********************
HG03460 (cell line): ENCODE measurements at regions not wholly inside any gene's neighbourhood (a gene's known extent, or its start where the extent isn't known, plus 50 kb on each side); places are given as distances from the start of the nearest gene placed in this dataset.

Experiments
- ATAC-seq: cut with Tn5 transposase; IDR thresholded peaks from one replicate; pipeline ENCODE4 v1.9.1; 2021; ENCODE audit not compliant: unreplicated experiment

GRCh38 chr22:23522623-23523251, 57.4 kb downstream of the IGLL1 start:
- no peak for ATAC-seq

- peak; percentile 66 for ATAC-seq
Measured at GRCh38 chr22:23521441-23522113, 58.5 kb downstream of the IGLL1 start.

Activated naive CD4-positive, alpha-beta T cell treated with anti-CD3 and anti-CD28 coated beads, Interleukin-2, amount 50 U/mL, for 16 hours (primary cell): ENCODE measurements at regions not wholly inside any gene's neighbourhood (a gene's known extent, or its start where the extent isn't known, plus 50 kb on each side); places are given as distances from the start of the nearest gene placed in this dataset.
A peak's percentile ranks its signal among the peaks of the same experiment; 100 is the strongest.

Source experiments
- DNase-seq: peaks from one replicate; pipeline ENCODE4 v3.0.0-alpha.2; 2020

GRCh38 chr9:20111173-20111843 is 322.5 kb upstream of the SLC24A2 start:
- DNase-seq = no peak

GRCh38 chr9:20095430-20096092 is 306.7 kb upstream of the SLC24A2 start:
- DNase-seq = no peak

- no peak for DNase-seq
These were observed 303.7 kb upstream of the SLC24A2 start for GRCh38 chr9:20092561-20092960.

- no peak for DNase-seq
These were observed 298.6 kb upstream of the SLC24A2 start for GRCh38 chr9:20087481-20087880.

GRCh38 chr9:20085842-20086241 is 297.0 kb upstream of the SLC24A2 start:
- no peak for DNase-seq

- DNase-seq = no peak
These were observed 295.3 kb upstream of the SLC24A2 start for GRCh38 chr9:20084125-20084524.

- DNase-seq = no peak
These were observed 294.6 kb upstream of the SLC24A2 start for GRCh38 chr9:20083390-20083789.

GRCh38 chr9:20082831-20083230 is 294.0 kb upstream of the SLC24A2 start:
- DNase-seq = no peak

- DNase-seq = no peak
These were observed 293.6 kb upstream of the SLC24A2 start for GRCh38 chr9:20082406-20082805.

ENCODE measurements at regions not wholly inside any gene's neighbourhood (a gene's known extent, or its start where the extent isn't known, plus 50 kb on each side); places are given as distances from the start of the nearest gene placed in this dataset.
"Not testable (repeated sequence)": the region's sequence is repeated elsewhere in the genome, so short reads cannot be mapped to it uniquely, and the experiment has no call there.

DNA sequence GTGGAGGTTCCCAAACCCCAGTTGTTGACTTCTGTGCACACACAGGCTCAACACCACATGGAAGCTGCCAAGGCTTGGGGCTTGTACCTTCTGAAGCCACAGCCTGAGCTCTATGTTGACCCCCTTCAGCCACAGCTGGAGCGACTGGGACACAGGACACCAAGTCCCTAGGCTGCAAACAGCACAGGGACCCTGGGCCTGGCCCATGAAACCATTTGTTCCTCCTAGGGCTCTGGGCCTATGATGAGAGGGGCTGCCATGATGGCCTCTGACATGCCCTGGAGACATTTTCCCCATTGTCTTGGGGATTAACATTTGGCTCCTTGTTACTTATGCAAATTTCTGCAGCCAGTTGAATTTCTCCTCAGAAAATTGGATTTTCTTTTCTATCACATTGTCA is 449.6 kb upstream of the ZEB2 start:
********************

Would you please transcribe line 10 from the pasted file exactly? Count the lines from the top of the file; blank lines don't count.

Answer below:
Source experiments